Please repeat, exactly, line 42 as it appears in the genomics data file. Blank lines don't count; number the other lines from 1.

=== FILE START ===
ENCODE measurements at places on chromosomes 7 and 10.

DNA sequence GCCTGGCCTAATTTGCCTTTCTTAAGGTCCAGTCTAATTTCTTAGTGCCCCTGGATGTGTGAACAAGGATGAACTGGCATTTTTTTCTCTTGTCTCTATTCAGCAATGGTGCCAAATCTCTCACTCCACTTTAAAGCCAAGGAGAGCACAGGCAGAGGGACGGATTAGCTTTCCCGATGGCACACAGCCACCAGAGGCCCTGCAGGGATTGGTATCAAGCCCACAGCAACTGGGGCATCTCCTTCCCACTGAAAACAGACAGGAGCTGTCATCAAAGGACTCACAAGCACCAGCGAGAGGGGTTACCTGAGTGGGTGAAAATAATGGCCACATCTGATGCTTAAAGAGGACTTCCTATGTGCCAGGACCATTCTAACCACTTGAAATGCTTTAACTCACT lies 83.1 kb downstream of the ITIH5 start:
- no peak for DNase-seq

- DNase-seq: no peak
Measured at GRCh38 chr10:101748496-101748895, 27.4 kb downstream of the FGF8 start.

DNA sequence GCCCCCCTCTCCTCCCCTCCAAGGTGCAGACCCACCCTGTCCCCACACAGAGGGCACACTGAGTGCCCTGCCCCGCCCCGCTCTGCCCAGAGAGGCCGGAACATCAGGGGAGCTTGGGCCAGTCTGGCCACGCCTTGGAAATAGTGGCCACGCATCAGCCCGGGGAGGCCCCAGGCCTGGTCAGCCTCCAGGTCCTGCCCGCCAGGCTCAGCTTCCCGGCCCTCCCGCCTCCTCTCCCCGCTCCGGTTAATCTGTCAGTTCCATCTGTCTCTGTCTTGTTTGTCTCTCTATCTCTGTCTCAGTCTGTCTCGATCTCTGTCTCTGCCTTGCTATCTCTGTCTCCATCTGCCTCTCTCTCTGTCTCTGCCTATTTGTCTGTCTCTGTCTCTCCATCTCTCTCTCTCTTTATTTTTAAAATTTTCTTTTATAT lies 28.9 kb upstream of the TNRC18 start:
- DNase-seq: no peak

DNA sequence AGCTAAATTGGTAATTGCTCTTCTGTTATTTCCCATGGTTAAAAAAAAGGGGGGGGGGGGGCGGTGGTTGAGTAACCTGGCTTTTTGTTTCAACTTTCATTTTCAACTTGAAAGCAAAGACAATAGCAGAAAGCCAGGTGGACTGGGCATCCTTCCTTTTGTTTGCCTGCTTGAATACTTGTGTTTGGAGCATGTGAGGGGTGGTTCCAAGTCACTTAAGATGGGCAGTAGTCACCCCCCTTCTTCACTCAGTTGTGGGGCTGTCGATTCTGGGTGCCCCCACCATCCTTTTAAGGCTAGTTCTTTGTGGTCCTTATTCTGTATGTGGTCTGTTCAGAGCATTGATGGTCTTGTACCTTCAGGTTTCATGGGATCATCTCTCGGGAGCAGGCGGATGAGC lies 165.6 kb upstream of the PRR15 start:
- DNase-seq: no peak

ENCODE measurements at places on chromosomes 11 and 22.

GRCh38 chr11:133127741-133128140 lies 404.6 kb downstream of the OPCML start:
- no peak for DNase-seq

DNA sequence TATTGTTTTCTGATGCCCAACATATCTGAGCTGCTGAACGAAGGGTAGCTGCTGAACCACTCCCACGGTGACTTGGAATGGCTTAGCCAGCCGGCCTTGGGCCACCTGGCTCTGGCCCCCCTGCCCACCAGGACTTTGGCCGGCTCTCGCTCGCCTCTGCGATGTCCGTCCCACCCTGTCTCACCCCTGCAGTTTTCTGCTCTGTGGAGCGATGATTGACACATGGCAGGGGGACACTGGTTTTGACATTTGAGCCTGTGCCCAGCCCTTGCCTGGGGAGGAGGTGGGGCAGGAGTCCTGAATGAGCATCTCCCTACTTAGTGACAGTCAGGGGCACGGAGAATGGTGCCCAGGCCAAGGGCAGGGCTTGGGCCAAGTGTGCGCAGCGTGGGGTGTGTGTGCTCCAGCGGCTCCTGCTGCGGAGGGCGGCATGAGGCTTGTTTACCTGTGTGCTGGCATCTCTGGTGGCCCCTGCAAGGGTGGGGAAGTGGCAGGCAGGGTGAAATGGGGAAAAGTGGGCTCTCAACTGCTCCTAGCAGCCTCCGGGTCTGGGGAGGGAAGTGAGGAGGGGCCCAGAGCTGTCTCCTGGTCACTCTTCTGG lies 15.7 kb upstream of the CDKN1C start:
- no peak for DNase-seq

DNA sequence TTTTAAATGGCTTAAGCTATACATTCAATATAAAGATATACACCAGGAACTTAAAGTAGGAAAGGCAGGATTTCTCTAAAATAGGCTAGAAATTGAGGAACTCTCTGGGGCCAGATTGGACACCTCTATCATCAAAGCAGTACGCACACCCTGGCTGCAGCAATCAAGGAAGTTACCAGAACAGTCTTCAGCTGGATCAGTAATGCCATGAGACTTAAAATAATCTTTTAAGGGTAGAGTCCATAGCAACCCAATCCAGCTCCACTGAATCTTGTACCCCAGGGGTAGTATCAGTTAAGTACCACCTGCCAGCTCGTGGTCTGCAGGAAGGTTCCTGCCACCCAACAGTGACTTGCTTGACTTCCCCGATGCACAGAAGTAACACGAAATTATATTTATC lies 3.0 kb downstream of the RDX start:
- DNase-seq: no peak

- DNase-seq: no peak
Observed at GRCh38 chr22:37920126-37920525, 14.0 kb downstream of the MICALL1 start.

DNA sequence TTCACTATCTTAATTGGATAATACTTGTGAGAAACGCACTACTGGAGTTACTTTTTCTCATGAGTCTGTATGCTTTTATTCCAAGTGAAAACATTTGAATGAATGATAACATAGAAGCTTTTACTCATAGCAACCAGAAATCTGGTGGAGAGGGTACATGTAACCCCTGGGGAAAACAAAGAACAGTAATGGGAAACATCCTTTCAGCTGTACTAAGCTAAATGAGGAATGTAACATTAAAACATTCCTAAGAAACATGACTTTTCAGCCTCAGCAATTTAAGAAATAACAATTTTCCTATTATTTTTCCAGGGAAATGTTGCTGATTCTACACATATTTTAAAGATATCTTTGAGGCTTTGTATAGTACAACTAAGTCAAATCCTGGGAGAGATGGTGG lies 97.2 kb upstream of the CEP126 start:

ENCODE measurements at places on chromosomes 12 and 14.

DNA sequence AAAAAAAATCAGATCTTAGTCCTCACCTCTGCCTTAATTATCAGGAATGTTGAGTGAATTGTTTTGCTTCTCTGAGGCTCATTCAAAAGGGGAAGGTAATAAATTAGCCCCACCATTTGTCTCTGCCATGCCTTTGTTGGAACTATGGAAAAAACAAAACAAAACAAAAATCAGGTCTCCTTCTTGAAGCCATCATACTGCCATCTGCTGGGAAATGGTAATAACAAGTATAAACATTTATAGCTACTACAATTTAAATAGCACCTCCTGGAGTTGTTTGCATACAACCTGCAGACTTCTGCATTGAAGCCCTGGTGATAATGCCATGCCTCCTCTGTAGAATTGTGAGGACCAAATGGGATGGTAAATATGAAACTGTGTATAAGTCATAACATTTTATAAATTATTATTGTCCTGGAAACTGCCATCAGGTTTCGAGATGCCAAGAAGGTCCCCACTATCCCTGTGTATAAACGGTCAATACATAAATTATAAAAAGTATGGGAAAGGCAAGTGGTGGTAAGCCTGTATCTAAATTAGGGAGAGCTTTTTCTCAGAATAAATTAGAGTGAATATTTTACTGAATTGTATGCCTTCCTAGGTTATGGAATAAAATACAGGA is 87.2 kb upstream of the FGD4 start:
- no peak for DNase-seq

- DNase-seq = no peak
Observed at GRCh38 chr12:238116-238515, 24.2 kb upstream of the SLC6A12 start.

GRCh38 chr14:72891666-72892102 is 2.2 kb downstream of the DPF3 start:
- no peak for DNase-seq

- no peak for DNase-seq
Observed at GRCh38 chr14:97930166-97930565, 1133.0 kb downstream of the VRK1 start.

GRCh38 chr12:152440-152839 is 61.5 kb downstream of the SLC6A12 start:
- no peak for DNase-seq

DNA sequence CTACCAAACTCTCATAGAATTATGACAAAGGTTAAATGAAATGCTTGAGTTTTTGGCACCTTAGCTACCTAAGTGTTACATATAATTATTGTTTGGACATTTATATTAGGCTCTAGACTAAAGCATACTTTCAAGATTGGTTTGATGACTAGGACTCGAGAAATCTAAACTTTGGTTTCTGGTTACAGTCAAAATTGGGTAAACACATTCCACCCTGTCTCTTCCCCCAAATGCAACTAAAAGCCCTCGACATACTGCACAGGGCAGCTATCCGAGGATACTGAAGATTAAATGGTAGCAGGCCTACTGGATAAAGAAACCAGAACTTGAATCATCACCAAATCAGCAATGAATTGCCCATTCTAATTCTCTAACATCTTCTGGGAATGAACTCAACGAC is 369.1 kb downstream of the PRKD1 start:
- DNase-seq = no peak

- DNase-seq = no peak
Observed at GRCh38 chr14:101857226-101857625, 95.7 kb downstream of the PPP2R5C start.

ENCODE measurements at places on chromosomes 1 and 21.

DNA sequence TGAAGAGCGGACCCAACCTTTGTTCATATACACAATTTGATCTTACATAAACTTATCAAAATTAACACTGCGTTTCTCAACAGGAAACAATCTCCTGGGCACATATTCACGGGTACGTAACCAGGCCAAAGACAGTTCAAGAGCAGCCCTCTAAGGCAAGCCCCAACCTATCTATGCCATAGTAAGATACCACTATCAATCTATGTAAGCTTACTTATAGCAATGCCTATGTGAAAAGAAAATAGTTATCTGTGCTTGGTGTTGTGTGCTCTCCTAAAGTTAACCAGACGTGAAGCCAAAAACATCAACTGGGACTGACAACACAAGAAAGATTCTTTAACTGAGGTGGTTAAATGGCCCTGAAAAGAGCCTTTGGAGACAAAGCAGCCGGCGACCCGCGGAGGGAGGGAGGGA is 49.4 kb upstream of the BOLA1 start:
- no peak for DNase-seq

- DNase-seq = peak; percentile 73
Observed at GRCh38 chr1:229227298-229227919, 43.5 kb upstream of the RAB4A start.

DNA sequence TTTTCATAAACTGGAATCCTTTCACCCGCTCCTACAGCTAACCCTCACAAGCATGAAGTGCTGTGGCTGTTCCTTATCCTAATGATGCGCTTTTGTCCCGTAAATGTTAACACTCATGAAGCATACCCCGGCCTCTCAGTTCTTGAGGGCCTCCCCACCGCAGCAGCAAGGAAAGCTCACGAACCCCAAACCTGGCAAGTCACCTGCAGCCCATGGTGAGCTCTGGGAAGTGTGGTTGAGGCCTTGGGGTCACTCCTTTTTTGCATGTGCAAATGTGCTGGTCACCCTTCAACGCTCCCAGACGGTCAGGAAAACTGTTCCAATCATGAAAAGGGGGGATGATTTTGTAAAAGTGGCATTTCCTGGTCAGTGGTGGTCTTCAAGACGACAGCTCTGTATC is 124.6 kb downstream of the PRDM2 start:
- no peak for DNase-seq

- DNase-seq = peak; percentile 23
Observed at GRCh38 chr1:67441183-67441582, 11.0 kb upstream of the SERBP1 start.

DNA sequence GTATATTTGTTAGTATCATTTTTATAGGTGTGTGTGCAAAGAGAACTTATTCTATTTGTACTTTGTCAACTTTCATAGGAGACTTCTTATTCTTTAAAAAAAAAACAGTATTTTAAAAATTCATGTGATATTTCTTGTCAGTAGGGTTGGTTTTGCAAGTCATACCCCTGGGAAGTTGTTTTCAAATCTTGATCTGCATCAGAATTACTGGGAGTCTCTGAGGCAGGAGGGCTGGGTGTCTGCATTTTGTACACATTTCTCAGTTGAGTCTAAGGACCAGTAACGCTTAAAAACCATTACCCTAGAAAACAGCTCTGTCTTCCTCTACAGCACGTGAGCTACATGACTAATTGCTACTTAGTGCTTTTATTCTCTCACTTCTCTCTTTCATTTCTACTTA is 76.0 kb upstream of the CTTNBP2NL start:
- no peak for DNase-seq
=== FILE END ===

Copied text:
- DNase-seq = peak; percentile 23